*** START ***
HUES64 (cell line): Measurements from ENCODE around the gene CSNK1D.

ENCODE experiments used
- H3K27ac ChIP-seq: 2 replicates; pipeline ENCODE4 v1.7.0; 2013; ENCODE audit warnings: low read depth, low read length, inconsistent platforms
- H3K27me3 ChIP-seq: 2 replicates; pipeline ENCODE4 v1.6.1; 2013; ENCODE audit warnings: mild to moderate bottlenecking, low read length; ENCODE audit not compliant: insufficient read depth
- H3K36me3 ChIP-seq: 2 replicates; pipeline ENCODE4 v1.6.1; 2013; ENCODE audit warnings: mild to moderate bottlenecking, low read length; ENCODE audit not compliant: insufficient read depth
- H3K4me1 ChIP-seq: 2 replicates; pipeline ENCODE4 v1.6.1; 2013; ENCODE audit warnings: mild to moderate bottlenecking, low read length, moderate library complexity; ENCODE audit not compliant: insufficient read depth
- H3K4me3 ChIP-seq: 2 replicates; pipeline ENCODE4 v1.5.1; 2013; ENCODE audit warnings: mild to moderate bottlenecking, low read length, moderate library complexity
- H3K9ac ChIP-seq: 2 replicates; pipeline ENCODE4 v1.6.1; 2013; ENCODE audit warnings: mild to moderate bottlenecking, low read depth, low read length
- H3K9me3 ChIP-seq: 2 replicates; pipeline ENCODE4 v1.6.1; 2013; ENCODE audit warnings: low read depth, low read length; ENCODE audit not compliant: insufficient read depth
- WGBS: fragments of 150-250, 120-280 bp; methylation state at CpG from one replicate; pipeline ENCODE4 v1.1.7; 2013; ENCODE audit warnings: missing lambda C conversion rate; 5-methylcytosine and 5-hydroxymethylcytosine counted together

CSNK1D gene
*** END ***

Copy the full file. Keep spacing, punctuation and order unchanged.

HUES64 (cell line): Measurements from ENCODE around the gene CSNK1D.

ENCODE experiments used
- H3K27ac ChIP-seq: 2 replicates; pipeline ENCODE4 v1.7.0; 2013; ENCODE audit warnings: low read depth, low read length, inconsistent platforms
- H3K27me3 ChIP-seq: 2 replicates; pipeline ENCODE4 v1.6.1; 2013; ENCODE audit warnings: mild to moderate bottlenecking, low read length; ENCODE audit not compliant: insufficient read depth
- H3K36me3 ChIP-seq: 2 replicates; pipeline ENCODE4 v1.6.1; 2013; ENCODE audit warnings: mild to moderate bottlenecking, low read length; ENCODE audit not compliant: insufficient read depth
- H3K4me1 ChIP-seq: 2 replicates; pipeline ENCODE4 v1.6.1; 2013; ENCODE audit warnings: mild to moderate bottlenecking, low read length, moderate library complexity; ENCODE audit not compliant: insufficient read depth
- H3K4me3 ChIP-seq: 2 replicates; pipeline ENCODE4 v1.5.1; 2013; ENCODE audit warnings: mild to moderate bottlenecking, low read length, moderate library complexity
- H3K9ac ChIP-seq: 2 replicates; pipeline ENCODE4 v1.6.1; 2013; ENCODE audit warnings: mild to moderate bottlenecking, low read depth, low read length
- H3K9me3 ChIP-seq: 2 replicates; pipeline ENCODE4 v1.6.1; 2013; ENCODE audit warnings: low read depth, low read length; ENCODE audit not compliant: insufficient read depth
- WGBS: fragments of 150-250, 120-280 bp; methylation state at CpG from one replicate; pipeline ENCODE4 v1.1.7; 2013; ENCODE audit warnings: missing lambda C conversion rate; 5-methylcytosine and 5-hydroxymethylcytosine counted together

CSNK1D gene